Over the years, creative spaces have evolved. Initially it seemed the definition was used for non-traditional types of office or industrial spaces, but now there is a real method to creative space design. The fact that a more collaborative type of working environment is continuing to evolve, results in a refinement of office and industrial buildings into unique and trendy properties.
In the past, when developers were building office buildings, they would allocate approximately 250 square feet per employee, thereby providing a 4:1 parked ratio for the building. It was fairly easy to calculate the amount of square footage and parking stalls needed should a company have 16 employees and a space of 4,000 square feet. Now, employees are working in open areas sometimes getting as far down to 125-150 square feet per employee. This continues to be a challenge for traditionally 4:1 parked buildings. It becomes even more of a problem, if it is a R&D or industrial building that is attempting to provide the “cool” open atmosphere for its employees. In many parts of the country, ample street parking is simply not allowed, or available.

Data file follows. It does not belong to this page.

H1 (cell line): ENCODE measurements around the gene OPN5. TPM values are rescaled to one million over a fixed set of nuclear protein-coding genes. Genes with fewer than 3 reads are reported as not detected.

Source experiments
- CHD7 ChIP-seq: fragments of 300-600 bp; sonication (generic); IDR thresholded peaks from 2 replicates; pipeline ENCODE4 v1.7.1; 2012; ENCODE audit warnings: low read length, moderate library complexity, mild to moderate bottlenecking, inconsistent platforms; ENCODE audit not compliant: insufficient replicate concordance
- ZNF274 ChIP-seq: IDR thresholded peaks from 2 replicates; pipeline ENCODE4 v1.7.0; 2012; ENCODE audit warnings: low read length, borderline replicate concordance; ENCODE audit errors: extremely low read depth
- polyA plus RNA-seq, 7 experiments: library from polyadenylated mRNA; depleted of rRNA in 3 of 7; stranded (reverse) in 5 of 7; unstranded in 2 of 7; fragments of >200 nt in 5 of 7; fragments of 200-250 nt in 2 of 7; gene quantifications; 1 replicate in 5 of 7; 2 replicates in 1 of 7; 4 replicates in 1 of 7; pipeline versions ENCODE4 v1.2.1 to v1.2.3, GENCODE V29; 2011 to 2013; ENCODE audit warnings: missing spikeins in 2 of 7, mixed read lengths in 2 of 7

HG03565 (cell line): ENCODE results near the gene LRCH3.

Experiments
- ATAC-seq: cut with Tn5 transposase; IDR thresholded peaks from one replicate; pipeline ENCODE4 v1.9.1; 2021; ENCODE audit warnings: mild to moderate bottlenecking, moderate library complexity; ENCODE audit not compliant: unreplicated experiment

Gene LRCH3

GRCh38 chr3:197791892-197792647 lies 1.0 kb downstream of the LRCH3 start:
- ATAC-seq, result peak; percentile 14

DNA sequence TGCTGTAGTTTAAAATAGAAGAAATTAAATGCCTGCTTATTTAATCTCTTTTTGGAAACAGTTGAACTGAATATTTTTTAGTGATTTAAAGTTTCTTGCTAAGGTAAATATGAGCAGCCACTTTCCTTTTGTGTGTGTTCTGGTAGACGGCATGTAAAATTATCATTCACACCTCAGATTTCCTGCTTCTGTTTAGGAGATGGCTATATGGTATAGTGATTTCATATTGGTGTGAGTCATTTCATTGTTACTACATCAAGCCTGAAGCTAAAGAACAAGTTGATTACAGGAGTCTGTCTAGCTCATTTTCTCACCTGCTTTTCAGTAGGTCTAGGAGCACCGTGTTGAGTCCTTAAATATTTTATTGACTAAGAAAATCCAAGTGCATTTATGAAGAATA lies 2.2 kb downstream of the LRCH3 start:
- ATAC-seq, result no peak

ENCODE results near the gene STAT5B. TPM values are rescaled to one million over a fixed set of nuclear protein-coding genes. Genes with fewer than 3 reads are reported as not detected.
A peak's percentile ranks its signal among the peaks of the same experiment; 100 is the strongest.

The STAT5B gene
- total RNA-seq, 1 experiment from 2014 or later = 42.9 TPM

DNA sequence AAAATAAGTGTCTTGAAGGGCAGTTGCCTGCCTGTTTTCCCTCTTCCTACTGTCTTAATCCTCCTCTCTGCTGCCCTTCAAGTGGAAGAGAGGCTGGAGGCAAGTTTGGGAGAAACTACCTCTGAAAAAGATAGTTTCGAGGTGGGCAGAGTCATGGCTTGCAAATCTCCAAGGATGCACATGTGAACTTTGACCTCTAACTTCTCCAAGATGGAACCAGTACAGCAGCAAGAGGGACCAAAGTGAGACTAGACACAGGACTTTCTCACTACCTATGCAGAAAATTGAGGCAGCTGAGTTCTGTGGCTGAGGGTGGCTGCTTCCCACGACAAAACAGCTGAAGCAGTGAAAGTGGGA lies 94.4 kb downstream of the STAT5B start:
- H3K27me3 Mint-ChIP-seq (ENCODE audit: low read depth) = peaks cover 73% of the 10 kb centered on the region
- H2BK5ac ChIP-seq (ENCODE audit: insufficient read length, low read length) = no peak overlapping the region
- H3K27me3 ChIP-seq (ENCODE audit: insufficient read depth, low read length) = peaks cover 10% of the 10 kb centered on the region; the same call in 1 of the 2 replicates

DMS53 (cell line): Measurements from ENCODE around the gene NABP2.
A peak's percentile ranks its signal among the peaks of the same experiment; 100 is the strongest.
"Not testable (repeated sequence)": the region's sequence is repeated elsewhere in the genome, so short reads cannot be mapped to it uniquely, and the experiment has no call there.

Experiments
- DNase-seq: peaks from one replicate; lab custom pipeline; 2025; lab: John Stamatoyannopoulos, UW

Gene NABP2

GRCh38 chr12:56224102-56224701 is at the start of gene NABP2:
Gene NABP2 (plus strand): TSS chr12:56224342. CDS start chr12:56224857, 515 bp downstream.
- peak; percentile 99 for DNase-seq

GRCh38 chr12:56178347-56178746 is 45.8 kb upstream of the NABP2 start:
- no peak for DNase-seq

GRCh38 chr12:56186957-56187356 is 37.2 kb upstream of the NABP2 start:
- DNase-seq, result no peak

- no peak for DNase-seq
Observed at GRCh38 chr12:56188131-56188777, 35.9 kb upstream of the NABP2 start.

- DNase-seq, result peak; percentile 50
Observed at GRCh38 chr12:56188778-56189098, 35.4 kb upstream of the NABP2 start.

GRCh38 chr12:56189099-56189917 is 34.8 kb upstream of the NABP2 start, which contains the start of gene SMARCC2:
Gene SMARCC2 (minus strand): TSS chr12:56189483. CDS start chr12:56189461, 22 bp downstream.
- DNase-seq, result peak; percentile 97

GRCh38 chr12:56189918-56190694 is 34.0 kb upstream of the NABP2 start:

The unique style of a creative space often includes unfinished ceilings, which would allow the air conditioning ducts, sprinklers systems and whatever else that normally are hidden in a ceiling to be exposed to the occupants. There are also large open collaborative work areas both in the common area of the building and within the suite itself.
Users often prefer retail within walking distance in order to create an urban atmosphere. Many buildings are developed in areas zoned for specific uses so often that walkable retail is not a reality. Those properties that do allow ample parking and nearby retail are able to command higher rents or sales prices.
The current reality for many businesses is collaboration, as a result creative spaces in the future will need to be designed, retrofitted, and developed in order to accommodate future occupants.